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Child’s pencil sketch of 2 boys in beds listening to the radio by a German Jewish refugee

Object | Accession Number: 2013.486.10

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    Child’s pencil sketch of 2 boys in beds listening to the radio by a German Jewish refugee

    Overview

    Brief Narrative
    Sketch of two boys, possibly Fritz and his brother Heiner, listening to radio reports by Fritz Vendig, 12, when he was living as a refugee from Nazi Germany in Maur, Switzerland, with his parents, Ernst and Charlotte, and younger brother Heiner. In the mid-1930s, Ernst's business was taken from him when it was Aryanized, or cleansed of Jews. In November 1938, Ernst was arrested during Kristallnacht. After his release, they prepared to leave. On May 13, 1939, the family, along with Ernst's mother Pauline, sailed for Cuba on the MS St. Louis. Cuban authorities refused entry to nearly all passengers. Appeals were made to the Cuban and US governments, but the ship had to return to Europe. The family was given refuge in Belgium. In May 1940, Germany occupied Belgium and Ernst was deported to France and imprisoned in St. Cyprien and then Gurs internment camps. In 1941, Charlotte, the boys, and Pauline obtained false papers and illegally entered France to be near Ernst. In August 1942, they were all interned at Les Milles and then Rivesaltes, until Charlotte's sister in Switzerland managed to get them out of the camp and smuggled into Zurich. The war ended in May 1945 with Germany's surrender. Fritz (later Fred) and his family emigrated to the United States in 1946.
    Artwork Title
    Wir Kommen
    Alternate Title
    We are Coming
    Date
    creation:  approximately 1945
    Geography
    creation: Maur (Switzerland)
    Credit Line
    United States Holocaust Memorial Museum Collection, Gift of Stephanie Vendig
    Contributor
    Artist: Fred Vendig
    Subject: Fred Vendig
    Biography
    Fritz Dieter Vendig (Fred, 1932-2001) was born in Kaiserslautern, Germany, to Charlotte (née Berstein, 1907-1988) and Ernst Vendig (1899-1956). Ernst was born in Kaiserslautern to Paulina (Lina, née Marx, 1872-1959) and David Vendig (1865-1930). David and Paulina married in January 7, 1894. During World War I, David served for over a year in a German Field Artillery Regiment. Charlotte was born in Hachenburg, to Jenny (née Stern, 1867-1940) and Isaac Bernstein, a cattle dealer. Charlotte had two brothers, Ernst, and Robert, who, with his wife Gertrude left for the United States before the war, and a sister Anne, who married Jules Heim and moved to Zurich, Switzerland. Charlotte and Ernst Vendig married on August 17, 1930. Soon after this, Ernst’s father died following a car accident. They lived with Ernst’s mother Lina. Ernst owned a store which sold ready-to-wear clothing for men and women. Charlotte worked with Ernst in the business. Fritz had one younger brother, Heiner (Henry, 1937-2003).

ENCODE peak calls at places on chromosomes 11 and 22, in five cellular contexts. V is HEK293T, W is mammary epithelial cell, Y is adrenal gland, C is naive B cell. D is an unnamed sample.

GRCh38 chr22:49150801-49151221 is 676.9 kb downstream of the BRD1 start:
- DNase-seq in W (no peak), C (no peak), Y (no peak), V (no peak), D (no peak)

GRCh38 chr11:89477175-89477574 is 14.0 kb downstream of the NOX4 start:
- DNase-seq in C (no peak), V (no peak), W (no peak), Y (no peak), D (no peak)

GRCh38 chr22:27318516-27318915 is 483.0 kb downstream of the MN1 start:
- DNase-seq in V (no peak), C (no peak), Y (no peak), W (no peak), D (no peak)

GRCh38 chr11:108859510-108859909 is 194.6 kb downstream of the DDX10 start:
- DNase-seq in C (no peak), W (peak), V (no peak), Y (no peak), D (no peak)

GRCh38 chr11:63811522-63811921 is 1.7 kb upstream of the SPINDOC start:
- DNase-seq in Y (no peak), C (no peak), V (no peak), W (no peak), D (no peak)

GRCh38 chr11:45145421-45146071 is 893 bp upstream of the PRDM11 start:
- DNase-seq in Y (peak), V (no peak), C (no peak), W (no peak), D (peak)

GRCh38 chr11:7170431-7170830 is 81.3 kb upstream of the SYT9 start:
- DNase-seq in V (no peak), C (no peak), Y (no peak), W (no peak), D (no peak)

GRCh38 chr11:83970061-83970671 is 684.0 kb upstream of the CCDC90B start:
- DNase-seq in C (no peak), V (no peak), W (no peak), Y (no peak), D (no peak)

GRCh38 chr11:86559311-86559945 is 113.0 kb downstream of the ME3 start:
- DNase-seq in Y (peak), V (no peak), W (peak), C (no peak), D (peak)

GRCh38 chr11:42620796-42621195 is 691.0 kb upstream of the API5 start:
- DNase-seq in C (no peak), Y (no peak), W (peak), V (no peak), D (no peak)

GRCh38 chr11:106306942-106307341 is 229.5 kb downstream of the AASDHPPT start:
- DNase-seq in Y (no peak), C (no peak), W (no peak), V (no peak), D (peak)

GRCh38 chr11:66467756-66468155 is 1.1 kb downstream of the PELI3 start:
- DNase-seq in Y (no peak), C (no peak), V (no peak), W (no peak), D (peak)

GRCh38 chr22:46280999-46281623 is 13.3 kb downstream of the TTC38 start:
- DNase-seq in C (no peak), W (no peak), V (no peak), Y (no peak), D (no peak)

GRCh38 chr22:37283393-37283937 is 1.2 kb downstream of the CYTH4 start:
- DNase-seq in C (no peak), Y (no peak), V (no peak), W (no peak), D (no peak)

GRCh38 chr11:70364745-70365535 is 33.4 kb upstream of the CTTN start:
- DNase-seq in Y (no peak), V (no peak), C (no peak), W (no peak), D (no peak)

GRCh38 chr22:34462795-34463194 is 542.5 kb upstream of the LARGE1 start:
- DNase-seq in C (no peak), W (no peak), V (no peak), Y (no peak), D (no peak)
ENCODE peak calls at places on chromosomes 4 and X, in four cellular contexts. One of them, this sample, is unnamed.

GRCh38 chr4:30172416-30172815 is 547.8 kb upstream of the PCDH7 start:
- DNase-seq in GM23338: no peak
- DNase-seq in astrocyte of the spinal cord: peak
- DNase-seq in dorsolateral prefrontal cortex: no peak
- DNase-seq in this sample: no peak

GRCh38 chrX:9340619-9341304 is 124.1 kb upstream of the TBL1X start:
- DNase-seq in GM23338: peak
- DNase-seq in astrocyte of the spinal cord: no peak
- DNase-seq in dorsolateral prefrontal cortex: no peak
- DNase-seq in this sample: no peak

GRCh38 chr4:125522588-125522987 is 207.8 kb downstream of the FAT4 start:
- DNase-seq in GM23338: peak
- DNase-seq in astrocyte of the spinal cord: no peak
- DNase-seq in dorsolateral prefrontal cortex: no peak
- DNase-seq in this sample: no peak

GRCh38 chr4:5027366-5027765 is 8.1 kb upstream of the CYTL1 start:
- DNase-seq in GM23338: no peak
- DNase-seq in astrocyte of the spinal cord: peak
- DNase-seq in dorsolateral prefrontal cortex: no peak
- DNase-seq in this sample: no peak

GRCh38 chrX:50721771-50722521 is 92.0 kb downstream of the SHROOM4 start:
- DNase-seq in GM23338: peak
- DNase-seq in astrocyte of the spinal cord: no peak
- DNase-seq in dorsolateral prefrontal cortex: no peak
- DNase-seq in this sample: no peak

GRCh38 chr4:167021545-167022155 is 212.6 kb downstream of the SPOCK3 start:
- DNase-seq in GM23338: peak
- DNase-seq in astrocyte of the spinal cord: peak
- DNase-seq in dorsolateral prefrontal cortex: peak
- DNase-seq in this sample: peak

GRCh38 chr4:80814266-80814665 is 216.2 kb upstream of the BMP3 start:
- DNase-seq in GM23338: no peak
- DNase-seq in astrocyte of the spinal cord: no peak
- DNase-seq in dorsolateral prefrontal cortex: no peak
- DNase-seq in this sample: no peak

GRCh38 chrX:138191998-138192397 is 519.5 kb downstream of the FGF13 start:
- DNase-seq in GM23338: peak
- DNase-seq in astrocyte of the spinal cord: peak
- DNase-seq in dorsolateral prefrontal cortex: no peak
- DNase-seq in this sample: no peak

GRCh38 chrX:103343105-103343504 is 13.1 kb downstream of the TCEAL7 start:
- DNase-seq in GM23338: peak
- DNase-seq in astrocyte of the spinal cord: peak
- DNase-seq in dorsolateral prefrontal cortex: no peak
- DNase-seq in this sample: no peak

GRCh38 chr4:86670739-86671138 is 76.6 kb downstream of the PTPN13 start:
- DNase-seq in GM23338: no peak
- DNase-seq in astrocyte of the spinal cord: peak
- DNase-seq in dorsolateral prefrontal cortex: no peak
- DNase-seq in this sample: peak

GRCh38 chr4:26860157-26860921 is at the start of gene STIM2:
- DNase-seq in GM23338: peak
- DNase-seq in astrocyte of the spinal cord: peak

On January 30, 1933, Hitler became Chancellor of Germany, and the Nazi regime passed legislation to disenfranchise the Jewish population. Nazi Party SA members, known as brown shirts, stood guard at the Vendig store entrance to stop customers from entering, as part of a boycott of all Jewish businesses. After three weeks, the threatening crowds lessened, but the news media continued to spread anti-Jewish propaganda. Charlotte wanted to leave Germany, but Ernst and his mother did not. Around this time, Charlotte’s parents went to live with her sister Anne in Zurich. In the summer of 1935, Ernst was arrested while talking to two friends. They were accused of holding a political meeting and held for three weeks. At the end of 1936, Ernst’s business was Aryanized and he was forced to sell the store. The family moved to Berlin, where Ernst had established a clothing factory. Ernst closed the business which was losing money in 1938. Ernst was arrested during the Kristallnacht pogrom of November 9-10, 1938, and imprisoned in Oranienburg concentration camp. Dr. Hugo Heim, a former Deutsche Bank director and relative by marriage to Fritz’s aunt Anne, secured Ernst’s release after three weeks. Ernst had been beaten and his head shaved. The family prepared to leave Germany. Fritz’s mother had a brother and sister-in-law in the United States, but they had missed the US quota deadline, and sought Paraguayan visas. Then a new law passed, requiring the payment of an exorbitant Jewish tax for wealthy people seeking to emigrate. They could not get passports until that was paid, and by then, their Paraguayan visas expired. They arranged first class passage to Cuba on the ocean liner MS St. Louis. Their furniture and other belongings were shipped ahead to New York.